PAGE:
Bloom Alert! The Wild White Confetti of the Evergreen Pear Tree

Photos by Ryan Benoit

Mesmerizing on so many levels, evergreen pear trees are in full flower in many parts of California and Arizona right now. You’ll recognize them by their cotton-ball canopies, dreamy cluster upon dreamy cluster of white flowers that bloom for just a few weeks in late January and early February.

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The evergreen pear, Pyrus kawakamii, blooms in mid- to late-winter. In other words: Springtime, we’re coming for you!

Evergreen pear trees - Pyrus kawakamii

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Seen here at Balboa Park, the trees serve as stand-ins for snow.

Blink and you’ll miss them. (So please don’t miss them.) The bees definitely aren’t; our buzzing benefactors are going to town on the Pyrus kawakamii trees that we’ve been ogling all over our neighborhood in La Jolla and in Balboa Park, where they have straight iced out la Plaza de Panama. Native to Taiwan and China, this ornamental pear is also a treasured street tree in Los Angeles and San Luis Obispo. And in Long Beach, you can find these trees at the Earl B. Miller Japanese Garden.

Even in our mild climes it’s hard not to get excited about an early bloomer. The common name, evergreen pear, is a bit of a misnomer; in fact it’s semideciduous and will briefly lose its leaves in the coldest winters of its range. (Sunset zones 8, 9, 12-24; USDA Hardiness Zones 8-10.) While the bronze fruit it produces is small and inedible, the P. kawakamii expresses a tolerance for a variety soil types, including heavy clay. Just beware of fireblight and fungal leaf spots.

Evergreen pear trees, Pyrus kawakamii

Flowers are like catnip (beenip?) to bees, and are about the width of a quarter.

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The intensely furrowed bark stands out against the cottony canopy.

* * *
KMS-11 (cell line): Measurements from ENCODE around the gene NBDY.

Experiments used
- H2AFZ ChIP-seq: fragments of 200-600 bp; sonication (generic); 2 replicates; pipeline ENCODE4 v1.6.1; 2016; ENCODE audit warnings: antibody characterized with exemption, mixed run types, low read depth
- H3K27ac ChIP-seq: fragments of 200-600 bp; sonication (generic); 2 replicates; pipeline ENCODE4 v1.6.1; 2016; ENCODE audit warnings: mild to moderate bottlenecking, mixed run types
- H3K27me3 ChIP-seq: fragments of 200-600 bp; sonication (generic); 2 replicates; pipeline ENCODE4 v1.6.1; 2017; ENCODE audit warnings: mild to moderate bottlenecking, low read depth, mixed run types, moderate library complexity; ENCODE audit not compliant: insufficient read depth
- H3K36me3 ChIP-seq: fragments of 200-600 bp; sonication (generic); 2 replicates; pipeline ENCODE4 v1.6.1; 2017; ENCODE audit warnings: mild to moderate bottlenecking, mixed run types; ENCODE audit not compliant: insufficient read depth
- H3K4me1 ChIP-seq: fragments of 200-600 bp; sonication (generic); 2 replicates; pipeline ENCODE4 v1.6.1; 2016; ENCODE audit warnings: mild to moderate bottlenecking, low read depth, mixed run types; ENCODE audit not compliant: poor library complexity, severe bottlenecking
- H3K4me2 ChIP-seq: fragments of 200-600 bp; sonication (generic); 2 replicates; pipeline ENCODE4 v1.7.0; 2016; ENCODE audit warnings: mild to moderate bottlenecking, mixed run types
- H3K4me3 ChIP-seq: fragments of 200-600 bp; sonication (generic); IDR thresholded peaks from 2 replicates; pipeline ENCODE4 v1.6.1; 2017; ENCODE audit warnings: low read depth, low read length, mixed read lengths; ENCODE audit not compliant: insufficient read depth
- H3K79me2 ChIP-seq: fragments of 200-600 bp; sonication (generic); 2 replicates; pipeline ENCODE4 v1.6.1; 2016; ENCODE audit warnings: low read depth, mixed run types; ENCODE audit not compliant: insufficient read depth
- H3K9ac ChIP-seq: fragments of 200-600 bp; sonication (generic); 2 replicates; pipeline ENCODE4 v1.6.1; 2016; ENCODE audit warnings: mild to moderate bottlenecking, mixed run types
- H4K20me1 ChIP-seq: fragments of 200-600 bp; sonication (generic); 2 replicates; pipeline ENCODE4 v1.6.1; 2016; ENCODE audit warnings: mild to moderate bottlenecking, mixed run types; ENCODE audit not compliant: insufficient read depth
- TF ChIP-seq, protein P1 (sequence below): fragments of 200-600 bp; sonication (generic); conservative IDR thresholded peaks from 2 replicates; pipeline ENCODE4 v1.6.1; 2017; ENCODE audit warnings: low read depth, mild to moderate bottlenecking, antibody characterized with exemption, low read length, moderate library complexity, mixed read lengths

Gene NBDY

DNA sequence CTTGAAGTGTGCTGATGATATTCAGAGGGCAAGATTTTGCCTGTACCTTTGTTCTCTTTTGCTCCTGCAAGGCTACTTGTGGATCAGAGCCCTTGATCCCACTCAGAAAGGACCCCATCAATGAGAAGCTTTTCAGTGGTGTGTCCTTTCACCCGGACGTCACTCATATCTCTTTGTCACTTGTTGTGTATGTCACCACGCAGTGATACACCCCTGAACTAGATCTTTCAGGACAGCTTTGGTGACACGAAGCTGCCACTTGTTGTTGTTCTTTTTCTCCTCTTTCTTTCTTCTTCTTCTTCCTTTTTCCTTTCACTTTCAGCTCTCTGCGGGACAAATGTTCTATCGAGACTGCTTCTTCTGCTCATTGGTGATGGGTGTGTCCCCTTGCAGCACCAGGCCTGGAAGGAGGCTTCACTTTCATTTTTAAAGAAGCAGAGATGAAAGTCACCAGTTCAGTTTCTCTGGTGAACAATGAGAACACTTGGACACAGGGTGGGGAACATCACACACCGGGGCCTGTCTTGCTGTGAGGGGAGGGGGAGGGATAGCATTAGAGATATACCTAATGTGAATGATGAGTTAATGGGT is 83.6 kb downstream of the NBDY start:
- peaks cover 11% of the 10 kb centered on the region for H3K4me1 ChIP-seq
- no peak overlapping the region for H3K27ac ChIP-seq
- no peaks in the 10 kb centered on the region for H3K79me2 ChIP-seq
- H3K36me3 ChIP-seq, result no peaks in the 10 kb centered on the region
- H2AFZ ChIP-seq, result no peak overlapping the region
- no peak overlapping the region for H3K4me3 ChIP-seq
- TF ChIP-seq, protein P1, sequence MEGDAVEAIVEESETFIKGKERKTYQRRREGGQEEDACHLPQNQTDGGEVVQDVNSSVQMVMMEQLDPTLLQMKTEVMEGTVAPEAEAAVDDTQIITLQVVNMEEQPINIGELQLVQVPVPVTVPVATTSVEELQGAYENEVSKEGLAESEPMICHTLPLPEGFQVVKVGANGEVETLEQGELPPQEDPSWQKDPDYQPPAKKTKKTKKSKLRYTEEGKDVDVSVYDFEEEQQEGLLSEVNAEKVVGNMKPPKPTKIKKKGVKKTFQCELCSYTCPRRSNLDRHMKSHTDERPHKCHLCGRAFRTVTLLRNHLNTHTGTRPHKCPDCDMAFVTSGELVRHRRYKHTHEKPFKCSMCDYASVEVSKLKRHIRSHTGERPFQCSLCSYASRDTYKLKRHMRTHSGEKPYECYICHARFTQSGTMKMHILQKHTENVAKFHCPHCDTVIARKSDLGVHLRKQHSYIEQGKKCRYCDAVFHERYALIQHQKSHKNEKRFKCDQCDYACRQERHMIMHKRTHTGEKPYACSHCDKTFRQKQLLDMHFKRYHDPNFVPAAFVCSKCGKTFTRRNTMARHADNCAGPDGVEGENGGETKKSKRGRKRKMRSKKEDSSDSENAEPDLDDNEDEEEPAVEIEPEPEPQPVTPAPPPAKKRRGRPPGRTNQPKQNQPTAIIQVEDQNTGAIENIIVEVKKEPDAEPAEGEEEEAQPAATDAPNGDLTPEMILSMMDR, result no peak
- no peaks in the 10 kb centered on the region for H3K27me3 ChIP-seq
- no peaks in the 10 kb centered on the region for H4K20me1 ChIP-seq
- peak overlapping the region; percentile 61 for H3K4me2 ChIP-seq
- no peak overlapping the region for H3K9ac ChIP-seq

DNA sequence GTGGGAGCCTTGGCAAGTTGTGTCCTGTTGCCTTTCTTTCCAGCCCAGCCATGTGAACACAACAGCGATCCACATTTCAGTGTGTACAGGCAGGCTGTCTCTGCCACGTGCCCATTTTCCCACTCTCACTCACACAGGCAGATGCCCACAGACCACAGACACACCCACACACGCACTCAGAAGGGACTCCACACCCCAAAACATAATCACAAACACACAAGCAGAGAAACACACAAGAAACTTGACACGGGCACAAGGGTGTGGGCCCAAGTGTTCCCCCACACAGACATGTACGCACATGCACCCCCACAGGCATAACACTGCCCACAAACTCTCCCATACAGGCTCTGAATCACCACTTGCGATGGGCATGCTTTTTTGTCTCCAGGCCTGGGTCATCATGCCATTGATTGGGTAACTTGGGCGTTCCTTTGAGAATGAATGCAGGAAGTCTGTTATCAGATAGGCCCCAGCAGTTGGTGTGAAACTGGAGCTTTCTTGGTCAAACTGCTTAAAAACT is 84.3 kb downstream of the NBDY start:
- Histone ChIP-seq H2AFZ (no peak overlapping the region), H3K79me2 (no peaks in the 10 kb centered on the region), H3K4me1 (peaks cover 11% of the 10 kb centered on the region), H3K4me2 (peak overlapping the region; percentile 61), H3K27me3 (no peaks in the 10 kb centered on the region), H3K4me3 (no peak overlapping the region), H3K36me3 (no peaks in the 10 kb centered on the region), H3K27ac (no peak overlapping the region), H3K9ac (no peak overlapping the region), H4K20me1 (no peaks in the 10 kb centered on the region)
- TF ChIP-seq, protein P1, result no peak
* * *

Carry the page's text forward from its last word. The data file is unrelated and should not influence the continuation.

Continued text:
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The tree can grow up to 30 feet tall on single or multiple trunks that will hypnotize you with their soulfully furrowed bark. Leaves are elliptic to ovate, glossy and bisected by lovely pink midribs. Flowers are fragrant and let loose a wild confetti of petals in a light breeze — about as close as we get to snow around here. P. kawakamii is also an excellent tree to espalier, the possibilities of which could very well make us lose our minds.

Below you will find some more of the Pyrus experience — one moment you’re wandering under a tree and the next you’re getting lost in the clouds. —TH

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Missing the forest for the trees (just a little bit) at Balboa Park, San Diego, CA.

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The trees shake loose a wild white confetti of petals.

The trees shake loose a wild white confetti of petals.

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A river of petals.

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Evergreen pear tree, Pyrus kawakamii, California

Cloudy tree, cloudy skies in Windansea, La Jolla.

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Also in our neighborhood, a chandelier kicks the blossoms up a notch.

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  • Phyre Chris

    These trees smell so bad in San Marcos, California

    • Oh no!

    • Amelia Monchat

      The ones that smell bad are the Pyrus calleryana (Bradford pear), not the Pyrus kawakamii (Evergreen pear).